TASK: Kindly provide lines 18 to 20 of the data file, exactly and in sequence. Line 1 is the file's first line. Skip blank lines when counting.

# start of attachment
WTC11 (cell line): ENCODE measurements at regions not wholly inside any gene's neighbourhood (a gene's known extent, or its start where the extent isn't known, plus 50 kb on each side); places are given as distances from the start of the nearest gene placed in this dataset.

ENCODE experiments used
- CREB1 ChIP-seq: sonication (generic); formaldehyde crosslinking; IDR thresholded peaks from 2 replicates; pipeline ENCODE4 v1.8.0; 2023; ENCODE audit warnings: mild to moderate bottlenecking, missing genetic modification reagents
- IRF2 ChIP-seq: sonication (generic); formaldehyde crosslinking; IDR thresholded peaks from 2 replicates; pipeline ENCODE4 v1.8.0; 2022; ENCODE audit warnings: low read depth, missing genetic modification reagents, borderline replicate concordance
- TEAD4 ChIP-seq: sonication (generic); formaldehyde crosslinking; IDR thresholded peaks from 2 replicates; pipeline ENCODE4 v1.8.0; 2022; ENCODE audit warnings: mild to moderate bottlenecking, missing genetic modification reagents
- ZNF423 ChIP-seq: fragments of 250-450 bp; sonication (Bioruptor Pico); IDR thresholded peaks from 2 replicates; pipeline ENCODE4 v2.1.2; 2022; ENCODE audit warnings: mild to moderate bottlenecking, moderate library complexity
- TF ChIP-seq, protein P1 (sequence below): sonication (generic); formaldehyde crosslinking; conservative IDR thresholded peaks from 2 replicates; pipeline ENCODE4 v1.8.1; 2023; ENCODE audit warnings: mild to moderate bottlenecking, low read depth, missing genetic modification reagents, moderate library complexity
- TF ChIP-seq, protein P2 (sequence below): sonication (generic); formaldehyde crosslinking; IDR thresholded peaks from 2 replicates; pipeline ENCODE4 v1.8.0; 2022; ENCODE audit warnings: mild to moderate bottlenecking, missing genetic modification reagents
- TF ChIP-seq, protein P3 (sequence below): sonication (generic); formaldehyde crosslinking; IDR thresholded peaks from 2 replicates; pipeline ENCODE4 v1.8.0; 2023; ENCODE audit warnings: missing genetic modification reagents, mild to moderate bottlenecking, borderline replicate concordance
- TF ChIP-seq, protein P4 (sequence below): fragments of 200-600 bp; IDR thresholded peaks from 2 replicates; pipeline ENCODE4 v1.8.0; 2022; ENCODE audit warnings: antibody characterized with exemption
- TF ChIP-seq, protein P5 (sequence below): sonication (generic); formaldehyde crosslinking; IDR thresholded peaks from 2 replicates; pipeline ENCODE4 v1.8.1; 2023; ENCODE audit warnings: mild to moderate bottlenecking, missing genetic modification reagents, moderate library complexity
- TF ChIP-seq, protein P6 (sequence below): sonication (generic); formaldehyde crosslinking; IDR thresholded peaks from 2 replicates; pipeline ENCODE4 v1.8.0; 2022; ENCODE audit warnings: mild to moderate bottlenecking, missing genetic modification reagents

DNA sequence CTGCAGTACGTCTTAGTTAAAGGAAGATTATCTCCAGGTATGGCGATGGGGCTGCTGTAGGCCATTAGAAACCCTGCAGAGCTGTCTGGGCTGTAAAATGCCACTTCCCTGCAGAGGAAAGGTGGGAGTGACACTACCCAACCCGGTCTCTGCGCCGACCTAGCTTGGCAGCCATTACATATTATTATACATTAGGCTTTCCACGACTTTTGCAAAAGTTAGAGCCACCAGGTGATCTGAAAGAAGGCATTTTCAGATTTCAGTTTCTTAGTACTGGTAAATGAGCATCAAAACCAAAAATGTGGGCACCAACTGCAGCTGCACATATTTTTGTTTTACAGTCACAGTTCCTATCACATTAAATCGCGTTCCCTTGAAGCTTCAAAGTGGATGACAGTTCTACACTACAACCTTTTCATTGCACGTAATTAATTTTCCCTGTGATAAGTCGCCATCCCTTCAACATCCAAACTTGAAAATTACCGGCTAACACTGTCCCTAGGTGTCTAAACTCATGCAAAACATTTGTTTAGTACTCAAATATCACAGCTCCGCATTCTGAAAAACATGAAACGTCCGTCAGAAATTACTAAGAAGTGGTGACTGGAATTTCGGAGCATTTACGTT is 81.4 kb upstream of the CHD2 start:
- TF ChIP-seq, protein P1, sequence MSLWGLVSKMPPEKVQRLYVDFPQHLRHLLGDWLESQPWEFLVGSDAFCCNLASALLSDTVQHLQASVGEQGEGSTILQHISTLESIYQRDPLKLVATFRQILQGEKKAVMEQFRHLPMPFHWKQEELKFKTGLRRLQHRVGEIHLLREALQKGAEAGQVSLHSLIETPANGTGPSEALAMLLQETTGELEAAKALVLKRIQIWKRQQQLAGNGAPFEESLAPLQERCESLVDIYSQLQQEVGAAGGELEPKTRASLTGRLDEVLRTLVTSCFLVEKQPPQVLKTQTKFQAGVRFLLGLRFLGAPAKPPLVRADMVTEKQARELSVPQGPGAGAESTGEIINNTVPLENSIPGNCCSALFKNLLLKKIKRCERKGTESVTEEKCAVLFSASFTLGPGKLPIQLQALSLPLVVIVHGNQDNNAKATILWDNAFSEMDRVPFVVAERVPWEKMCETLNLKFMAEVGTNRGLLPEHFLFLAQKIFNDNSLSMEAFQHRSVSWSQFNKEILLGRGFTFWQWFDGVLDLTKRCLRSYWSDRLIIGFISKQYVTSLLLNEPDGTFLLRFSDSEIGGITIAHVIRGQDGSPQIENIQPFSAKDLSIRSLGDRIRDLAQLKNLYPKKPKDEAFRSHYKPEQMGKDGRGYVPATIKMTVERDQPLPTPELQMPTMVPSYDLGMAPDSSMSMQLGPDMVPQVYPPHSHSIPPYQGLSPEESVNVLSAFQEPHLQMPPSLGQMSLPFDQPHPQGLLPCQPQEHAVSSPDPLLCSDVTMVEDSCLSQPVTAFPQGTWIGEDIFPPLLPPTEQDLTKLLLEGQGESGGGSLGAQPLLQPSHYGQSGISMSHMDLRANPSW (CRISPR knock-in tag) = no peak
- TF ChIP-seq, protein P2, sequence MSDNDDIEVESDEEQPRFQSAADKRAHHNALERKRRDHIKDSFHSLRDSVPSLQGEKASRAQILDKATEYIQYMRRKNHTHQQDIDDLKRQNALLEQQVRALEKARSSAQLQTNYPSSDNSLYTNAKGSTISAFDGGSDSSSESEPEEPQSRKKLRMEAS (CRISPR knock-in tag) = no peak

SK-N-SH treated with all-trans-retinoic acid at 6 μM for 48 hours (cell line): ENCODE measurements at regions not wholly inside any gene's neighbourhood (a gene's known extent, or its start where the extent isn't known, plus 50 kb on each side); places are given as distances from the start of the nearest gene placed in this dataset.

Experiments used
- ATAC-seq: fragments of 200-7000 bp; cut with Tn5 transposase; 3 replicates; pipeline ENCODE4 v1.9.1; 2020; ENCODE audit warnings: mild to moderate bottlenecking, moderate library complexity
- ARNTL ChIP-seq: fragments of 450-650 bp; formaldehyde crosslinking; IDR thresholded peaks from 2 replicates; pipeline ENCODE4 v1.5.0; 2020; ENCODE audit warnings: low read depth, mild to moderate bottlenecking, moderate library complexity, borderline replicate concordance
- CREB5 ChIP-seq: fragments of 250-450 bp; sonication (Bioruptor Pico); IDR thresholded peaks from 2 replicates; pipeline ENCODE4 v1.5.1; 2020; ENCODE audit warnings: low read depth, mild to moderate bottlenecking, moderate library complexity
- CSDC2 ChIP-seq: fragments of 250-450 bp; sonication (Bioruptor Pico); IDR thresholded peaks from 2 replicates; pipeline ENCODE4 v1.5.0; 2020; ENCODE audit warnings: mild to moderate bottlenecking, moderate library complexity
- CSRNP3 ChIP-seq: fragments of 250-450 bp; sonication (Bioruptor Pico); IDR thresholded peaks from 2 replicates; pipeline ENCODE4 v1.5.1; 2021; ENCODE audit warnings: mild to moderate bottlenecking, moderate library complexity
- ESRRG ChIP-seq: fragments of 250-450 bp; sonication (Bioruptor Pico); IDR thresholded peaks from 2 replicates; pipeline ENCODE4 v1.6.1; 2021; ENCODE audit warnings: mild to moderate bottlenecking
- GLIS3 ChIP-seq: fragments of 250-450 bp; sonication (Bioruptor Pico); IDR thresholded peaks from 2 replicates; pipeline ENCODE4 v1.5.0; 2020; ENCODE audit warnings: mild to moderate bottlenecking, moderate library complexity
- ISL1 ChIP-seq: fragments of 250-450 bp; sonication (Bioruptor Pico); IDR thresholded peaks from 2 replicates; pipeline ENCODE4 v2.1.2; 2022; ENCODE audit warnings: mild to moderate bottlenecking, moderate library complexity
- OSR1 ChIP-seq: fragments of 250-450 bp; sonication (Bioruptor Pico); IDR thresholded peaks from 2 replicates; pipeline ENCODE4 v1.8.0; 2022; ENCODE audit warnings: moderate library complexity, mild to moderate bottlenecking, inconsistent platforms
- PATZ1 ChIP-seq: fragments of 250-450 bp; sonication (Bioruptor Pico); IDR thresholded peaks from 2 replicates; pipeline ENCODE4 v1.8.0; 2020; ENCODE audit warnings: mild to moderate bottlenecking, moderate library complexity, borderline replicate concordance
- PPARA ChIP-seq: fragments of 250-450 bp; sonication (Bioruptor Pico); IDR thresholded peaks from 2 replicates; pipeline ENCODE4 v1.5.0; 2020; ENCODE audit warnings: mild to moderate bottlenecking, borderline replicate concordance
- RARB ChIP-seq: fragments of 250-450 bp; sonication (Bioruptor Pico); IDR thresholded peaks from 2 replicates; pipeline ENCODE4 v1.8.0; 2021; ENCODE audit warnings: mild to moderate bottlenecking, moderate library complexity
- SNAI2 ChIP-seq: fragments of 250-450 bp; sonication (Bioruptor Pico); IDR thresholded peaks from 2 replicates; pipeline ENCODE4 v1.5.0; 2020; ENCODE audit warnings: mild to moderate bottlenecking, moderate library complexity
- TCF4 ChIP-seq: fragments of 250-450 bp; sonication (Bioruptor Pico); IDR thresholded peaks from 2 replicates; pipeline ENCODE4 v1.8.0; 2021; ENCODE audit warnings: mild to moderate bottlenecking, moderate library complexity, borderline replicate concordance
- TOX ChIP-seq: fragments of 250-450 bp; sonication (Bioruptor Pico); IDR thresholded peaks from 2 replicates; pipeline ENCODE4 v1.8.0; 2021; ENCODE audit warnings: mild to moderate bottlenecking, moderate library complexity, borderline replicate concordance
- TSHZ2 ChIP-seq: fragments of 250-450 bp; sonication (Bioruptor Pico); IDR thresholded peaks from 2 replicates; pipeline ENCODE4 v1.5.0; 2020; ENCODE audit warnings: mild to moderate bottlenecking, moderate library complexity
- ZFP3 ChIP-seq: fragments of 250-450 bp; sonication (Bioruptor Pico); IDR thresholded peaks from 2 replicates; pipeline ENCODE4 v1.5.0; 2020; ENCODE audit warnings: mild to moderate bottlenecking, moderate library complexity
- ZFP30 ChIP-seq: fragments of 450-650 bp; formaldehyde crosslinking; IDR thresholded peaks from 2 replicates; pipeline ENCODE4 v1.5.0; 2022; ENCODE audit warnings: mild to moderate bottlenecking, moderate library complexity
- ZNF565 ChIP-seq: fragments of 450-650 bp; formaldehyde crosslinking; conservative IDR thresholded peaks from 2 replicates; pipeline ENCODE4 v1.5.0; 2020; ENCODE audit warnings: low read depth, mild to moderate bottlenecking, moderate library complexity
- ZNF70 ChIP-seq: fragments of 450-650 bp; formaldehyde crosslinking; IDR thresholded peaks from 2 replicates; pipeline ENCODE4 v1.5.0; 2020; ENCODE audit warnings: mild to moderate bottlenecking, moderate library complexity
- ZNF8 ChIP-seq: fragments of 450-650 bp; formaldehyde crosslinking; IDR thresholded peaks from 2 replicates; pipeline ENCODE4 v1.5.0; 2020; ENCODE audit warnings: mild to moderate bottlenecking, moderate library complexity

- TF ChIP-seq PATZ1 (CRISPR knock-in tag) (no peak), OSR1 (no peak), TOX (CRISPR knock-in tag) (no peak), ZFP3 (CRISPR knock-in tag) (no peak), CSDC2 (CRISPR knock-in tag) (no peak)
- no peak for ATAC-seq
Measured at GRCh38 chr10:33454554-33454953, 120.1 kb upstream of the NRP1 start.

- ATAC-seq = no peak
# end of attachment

- ATAC-seq: fragments of 200-7000 bp; cut with Tn5 transposase; 3 replicates; pipeline ENCODE4 v1.9.1; 2020; ENCODE audit warnings: mild to moderate bottlenecking, moderate library complexity
- ARNTL ChIP-seq: fragments of 450-650 bp; formaldehyde crosslinking; IDR thresholded peaks from 2 replicates; pipeline ENCODE4 v1.5.0; 2020; ENCODE audit warnings: low read depth, mild to moderate bottlenecking, moderate library complexity, borderline replicate concordance
- CREB5 ChIP-seq: fragments of 250-450 bp; sonication (Bioruptor Pico); IDR thresholded peaks from 2 replicates; pipeline ENCODE4 v1.5.1; 2020; ENCODE audit warnings: low read depth, mild to moderate bottlenecking, moderate library complexity